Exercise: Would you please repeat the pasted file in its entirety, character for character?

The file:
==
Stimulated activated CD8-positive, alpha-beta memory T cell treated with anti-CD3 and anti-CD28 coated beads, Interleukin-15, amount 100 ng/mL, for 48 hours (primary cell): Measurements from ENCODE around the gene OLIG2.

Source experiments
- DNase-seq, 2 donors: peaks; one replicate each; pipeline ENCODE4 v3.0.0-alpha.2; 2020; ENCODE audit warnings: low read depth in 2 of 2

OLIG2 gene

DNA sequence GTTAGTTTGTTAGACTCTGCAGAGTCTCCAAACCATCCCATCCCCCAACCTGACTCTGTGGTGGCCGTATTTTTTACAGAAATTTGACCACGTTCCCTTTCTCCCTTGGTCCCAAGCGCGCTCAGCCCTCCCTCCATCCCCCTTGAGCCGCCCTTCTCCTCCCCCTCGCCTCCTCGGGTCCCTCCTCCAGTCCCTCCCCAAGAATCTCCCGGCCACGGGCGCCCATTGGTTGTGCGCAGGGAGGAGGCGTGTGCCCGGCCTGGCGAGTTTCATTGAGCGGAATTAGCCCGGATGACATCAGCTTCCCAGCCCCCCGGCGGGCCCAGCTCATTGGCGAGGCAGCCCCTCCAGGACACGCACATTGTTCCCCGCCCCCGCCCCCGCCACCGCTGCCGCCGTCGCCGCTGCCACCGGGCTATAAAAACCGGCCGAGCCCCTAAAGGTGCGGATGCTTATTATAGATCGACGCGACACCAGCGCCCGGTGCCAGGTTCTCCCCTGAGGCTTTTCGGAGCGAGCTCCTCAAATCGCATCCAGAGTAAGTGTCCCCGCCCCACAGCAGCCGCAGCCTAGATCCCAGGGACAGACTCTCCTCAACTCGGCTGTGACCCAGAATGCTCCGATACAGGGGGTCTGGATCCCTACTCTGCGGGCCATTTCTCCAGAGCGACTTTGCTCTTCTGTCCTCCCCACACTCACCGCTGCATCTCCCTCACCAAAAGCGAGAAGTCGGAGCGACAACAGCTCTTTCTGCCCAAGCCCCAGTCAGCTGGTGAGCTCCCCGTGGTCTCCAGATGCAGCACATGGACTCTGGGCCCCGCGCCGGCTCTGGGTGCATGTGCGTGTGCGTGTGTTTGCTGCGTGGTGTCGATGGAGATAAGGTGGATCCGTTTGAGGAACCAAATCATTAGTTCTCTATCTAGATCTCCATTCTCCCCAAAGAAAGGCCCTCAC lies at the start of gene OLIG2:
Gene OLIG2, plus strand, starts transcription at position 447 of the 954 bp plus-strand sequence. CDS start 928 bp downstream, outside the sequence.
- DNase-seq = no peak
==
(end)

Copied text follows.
Stimulated activated CD8-positive, alpha-beta memory T cell treated with anti-CD3 and anti-CD28 coated beads, Interleukin-15, amount 100 ng/mL, for 48 hours (primary cell): Measurements from ENCODE around the gene OLIG2.

Source experiments
- DNase-seq, 2 donors: peaks; one replicate each; pipeline ENCODE4 v3.0.0-alpha.2; 2020; ENCODE audit warnings: low read depth in 2 of 2

OLIG2 gene

DNA sequence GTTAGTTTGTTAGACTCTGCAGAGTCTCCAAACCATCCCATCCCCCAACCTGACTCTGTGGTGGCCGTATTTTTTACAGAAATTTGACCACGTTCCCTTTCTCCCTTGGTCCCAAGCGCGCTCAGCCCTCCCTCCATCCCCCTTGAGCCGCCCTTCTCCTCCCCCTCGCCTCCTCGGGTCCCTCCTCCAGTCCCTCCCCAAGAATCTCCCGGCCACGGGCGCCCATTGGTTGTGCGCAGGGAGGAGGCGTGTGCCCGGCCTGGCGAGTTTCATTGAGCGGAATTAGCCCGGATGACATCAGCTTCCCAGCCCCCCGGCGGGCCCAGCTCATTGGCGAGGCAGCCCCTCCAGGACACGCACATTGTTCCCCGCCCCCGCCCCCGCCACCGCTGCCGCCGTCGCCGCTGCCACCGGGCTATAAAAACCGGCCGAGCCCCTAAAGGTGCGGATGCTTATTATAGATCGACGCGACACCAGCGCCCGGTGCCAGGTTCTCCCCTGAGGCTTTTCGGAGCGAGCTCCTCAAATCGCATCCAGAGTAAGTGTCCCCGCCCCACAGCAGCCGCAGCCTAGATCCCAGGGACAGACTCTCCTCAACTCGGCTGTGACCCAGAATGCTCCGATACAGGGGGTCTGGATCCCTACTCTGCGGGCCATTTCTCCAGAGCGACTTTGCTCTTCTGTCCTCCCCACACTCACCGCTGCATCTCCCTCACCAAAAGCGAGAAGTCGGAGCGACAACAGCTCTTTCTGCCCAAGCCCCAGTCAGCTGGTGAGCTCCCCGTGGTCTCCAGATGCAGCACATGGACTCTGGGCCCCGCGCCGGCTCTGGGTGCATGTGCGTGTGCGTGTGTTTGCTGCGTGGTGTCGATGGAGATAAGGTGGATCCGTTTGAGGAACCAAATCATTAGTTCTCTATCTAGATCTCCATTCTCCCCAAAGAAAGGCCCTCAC lies at the start of gene OLIG2:
Gene OLIG2, plus strand, starts transcription at position 447 of the 954 bp plus-strand sequence. CDS start 928 bp downstream, outside the sequence.
- DNase-seq = no peak